WROL-TV signed-on as a primary NBC affiliate because of WROL-AM's longtime affiliation with NBC Radio and also shared ABC programming with CBS affiliate WSKT-TV (now WVLT-TV). Although NBC held a firm grip on WROL, DuMont tried unsuccessfully several times to get a secondary affiliation with the station when it was not broadcasting NBC and ABC. Channel 6 opted to fill its non-network schedule with local programming, a Federal Communications Commission (FCC) mandate. DuMont was forced to join WTVK on a secondary basis. CBS also made many attempts to grab a primary affiliation with Knoxville's only VHF station, but the owners of WROL held firm despite many financial incentives from the other networks, especially CBS.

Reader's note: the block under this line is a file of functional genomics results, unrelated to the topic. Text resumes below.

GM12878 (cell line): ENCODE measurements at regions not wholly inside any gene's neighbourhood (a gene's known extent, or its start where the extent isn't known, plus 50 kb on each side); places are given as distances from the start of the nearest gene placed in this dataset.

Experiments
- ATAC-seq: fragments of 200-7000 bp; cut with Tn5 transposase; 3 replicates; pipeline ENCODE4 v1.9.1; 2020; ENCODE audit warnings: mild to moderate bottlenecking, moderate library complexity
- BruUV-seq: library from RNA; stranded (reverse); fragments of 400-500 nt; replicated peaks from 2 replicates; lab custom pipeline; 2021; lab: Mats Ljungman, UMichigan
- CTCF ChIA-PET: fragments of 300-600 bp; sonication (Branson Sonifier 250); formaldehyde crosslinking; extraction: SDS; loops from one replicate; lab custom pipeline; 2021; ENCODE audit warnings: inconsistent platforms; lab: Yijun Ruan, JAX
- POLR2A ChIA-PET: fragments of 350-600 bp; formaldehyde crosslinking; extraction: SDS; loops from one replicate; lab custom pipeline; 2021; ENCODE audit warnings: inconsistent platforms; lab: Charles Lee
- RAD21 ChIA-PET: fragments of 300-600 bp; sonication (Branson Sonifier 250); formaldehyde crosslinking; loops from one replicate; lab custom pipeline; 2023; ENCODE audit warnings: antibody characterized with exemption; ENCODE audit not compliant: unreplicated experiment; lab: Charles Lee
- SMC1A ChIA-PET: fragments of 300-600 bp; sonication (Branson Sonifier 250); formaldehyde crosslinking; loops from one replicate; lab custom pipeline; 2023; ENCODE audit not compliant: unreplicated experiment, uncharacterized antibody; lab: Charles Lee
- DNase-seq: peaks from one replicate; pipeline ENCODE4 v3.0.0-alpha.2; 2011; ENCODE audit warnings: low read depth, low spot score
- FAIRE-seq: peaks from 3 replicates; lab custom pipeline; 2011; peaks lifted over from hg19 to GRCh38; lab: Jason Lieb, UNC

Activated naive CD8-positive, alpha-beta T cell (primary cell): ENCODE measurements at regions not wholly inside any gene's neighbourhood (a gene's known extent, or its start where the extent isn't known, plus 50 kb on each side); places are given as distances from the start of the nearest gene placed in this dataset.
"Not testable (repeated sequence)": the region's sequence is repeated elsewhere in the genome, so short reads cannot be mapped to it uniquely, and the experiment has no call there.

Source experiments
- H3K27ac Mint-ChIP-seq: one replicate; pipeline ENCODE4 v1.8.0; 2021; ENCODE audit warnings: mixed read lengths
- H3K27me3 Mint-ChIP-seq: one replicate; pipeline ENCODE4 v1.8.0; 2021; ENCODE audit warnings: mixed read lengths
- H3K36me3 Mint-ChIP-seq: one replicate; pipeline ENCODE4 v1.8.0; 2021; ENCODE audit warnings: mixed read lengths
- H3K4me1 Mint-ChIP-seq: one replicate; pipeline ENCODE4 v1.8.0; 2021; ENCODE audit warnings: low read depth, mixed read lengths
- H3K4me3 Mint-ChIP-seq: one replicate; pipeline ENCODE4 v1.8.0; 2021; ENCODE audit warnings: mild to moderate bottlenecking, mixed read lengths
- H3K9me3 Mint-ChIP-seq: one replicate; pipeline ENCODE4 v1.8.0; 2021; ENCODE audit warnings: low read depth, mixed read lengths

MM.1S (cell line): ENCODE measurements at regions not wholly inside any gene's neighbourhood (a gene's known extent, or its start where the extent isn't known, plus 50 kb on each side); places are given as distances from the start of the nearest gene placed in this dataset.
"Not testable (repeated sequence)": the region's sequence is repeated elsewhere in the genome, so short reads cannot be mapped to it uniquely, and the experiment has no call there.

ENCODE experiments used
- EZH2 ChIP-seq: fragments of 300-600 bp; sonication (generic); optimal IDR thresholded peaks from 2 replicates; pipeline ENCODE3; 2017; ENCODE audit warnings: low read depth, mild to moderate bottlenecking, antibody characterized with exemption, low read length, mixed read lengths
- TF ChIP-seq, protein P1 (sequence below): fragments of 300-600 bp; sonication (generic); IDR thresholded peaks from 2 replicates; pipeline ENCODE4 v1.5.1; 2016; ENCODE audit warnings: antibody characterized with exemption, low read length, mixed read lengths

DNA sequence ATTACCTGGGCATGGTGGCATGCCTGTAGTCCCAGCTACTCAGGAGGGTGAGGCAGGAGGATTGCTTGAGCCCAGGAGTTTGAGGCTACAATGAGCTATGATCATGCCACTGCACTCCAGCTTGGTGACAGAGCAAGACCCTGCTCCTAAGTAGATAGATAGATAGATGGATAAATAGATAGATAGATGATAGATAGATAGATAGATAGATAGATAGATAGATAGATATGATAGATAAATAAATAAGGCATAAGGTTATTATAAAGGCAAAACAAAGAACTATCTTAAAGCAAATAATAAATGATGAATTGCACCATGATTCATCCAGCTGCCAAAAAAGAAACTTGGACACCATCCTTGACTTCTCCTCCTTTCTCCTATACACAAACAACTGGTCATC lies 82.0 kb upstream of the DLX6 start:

The station changed its call letters to WATE-TV in 1955 with the new call letters not really standing for anything; the licensee also was renamed to WATE, Inc.. John Reese, the station's program director at the time stated "those call letters were the next available at the FCC." In 1956, WATE dropped ABC when WBIR-TV signed-on and took the CBS affiliation from WTVK, leaving WTVK the ABC station by default. At that time, Knoxville became one of the smallest TV markets in the country to have affiliates of all three networks. WROL-AM later changed its call letters to WATE-AM to correspond with the television station. WATE-TV had a role in the failure of WBIR to have its second antenna tower on House Mountain in 1965 for better coverage. The station used a rather ingenious way to force its chief rival station to build a 1,751-foot (534 m) tower on Zachary Ridge instead of on the much higher House Mountain. WATE simply purchased all of the property on the top of House Mountain from the lot owners. With no property for the tower base on the Mountain, WBIR had no choice but to spend millions of dollars more to build a taller tower on much-shorter Zachery Ridge nearby two years later.